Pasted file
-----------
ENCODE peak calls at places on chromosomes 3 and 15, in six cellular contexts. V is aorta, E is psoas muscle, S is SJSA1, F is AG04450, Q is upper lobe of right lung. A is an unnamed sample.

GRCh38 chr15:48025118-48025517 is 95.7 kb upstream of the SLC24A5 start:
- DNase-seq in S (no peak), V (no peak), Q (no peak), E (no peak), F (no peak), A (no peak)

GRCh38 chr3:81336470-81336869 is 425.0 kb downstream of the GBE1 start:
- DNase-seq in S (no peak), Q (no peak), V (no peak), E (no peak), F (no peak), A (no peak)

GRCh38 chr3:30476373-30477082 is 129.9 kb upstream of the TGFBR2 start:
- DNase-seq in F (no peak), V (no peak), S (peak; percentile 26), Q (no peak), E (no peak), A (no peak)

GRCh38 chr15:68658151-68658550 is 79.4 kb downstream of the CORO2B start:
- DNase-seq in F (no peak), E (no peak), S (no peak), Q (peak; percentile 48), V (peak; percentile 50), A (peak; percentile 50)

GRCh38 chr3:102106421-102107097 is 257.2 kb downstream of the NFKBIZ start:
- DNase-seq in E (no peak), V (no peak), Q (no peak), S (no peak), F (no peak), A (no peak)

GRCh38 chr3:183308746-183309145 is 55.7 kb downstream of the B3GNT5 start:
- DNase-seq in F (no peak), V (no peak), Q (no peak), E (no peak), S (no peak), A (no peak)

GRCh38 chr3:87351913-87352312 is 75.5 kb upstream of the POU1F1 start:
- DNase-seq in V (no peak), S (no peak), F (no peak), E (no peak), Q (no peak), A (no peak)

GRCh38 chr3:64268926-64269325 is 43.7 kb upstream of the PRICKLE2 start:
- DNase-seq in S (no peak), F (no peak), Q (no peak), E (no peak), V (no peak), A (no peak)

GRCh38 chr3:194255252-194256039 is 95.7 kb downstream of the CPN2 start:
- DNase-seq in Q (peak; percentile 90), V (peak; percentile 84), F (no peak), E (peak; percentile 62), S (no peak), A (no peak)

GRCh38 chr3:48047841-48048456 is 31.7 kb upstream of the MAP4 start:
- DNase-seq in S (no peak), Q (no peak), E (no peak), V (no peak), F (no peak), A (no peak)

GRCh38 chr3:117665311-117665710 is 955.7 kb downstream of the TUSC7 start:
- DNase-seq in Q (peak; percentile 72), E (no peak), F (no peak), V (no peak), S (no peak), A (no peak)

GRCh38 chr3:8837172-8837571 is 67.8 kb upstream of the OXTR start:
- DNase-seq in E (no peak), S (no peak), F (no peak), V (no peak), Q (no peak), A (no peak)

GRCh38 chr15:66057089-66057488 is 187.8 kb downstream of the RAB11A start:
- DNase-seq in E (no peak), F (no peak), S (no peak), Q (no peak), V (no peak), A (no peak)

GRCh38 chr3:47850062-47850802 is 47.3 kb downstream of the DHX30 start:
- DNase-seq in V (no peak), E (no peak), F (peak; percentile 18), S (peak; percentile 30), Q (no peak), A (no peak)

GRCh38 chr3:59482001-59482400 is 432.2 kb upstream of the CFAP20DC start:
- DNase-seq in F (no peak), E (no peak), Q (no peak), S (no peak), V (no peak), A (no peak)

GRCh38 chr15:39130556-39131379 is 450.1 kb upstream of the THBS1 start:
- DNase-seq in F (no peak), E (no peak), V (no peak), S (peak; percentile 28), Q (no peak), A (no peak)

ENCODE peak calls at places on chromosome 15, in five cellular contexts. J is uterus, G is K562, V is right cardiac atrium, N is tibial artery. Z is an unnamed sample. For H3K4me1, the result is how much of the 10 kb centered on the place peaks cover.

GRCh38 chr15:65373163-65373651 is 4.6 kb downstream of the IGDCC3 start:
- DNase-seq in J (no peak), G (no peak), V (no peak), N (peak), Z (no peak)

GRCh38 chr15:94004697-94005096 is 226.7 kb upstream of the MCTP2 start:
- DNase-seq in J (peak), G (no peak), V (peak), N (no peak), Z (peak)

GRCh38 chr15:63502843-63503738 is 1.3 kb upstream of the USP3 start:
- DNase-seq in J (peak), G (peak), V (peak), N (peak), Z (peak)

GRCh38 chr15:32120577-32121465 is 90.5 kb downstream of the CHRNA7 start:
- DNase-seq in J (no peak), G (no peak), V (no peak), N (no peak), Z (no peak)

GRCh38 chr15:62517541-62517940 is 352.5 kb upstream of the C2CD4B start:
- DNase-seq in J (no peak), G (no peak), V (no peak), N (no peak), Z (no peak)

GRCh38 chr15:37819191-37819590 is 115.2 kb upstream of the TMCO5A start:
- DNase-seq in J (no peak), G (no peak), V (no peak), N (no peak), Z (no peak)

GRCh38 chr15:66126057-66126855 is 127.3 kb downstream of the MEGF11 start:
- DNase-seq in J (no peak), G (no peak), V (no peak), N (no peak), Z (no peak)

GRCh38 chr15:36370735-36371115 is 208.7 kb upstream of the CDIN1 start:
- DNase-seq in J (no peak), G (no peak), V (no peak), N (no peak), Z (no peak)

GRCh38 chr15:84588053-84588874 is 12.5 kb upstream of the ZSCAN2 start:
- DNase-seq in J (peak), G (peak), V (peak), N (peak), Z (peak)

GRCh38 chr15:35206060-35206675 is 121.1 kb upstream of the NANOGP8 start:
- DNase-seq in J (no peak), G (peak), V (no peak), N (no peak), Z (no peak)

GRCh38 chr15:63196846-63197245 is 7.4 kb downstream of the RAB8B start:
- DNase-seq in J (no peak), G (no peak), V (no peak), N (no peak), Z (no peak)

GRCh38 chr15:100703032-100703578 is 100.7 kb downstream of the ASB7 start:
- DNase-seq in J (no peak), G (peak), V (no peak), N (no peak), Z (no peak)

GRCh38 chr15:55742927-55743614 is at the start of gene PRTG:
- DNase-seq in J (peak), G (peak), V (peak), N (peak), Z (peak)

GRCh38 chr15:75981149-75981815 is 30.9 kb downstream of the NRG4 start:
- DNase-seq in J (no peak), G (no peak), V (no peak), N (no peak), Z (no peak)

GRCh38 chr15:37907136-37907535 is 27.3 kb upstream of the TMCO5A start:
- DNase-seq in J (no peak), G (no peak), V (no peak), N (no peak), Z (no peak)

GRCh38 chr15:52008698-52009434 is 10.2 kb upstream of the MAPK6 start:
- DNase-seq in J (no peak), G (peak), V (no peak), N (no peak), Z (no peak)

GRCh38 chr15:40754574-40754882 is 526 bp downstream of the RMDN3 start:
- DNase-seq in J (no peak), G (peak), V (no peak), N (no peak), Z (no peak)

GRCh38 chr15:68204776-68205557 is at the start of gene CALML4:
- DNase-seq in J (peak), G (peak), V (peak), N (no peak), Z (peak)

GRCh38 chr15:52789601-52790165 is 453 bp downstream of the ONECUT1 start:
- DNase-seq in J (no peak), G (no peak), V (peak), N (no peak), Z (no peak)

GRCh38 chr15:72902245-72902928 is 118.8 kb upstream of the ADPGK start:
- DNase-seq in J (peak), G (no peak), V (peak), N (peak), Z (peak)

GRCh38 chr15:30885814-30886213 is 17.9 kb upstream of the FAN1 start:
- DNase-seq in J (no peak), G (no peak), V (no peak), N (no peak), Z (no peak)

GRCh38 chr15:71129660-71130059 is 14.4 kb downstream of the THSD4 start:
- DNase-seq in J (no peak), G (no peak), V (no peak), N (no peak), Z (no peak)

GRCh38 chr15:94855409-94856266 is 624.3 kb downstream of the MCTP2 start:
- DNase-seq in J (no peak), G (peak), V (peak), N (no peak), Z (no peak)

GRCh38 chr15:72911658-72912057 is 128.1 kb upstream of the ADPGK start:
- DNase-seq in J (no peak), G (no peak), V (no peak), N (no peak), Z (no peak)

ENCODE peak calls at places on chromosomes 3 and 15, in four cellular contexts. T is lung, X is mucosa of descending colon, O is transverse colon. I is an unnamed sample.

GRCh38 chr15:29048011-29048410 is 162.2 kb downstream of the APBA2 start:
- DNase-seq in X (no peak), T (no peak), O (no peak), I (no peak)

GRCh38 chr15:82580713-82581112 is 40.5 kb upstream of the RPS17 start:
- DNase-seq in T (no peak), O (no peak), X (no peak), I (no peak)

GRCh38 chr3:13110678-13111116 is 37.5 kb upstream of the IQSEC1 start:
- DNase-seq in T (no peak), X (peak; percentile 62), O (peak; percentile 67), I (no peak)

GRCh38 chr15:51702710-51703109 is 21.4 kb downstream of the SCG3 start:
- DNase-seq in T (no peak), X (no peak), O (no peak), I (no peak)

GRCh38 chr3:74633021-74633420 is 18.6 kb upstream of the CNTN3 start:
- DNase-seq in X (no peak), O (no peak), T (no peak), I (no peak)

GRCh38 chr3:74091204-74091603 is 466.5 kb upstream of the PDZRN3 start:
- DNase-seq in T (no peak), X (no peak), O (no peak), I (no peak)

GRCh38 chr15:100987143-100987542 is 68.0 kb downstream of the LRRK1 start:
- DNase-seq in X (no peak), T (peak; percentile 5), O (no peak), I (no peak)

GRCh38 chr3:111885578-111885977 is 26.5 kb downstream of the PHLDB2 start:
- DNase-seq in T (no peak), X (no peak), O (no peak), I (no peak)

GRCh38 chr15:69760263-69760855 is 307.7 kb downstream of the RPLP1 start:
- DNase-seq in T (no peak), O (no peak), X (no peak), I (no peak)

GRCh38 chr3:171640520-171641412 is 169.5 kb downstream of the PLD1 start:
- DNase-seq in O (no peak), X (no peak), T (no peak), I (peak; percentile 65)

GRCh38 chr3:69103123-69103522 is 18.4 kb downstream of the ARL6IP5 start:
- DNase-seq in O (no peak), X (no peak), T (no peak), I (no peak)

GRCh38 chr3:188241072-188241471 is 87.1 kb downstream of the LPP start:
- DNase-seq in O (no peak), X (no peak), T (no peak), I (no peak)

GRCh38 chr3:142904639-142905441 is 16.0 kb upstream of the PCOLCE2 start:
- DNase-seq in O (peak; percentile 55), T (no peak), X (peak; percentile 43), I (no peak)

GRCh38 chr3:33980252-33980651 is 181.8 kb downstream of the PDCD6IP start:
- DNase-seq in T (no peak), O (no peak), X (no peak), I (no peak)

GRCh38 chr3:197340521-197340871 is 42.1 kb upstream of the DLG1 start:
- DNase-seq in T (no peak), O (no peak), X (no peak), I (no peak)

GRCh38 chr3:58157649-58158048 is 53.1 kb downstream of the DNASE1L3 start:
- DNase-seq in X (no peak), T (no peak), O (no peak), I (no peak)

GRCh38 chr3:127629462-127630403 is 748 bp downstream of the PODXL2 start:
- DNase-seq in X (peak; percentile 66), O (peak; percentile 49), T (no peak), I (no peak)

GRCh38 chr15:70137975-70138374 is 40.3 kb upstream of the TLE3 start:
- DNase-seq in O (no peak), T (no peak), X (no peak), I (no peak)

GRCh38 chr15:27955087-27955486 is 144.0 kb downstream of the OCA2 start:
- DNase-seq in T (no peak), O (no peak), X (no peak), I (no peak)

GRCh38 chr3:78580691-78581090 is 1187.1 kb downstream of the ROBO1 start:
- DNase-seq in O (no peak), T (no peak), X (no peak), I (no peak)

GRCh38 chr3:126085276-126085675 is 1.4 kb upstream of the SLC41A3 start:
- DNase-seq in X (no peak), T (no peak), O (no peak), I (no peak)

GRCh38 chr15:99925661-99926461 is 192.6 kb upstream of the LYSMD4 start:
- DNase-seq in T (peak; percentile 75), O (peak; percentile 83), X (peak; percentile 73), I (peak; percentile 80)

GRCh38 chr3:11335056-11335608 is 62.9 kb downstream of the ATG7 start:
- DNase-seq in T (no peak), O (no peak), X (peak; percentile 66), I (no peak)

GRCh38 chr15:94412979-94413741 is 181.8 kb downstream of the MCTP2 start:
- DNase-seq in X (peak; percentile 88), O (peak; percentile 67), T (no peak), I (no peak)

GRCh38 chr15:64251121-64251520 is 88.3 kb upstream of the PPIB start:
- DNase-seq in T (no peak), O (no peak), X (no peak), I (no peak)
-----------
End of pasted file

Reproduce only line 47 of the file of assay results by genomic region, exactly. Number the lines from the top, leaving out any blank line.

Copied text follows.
GRCh38 chr15:66126057-66126855 is 127.3 kb downstream of the MEGF11 start: